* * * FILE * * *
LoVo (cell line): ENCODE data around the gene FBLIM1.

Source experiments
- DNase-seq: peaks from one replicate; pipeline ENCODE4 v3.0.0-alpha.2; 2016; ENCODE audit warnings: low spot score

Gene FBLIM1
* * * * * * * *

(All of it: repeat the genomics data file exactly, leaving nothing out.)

LoVo (cell line): ENCODE data around the gene FBLIM1.

Source experiments
- DNase-seq: peaks from one replicate; pipeline ENCODE4 v3.0.0-alpha.2; 2016; ENCODE audit warnings: low spot score

Gene FBLIM1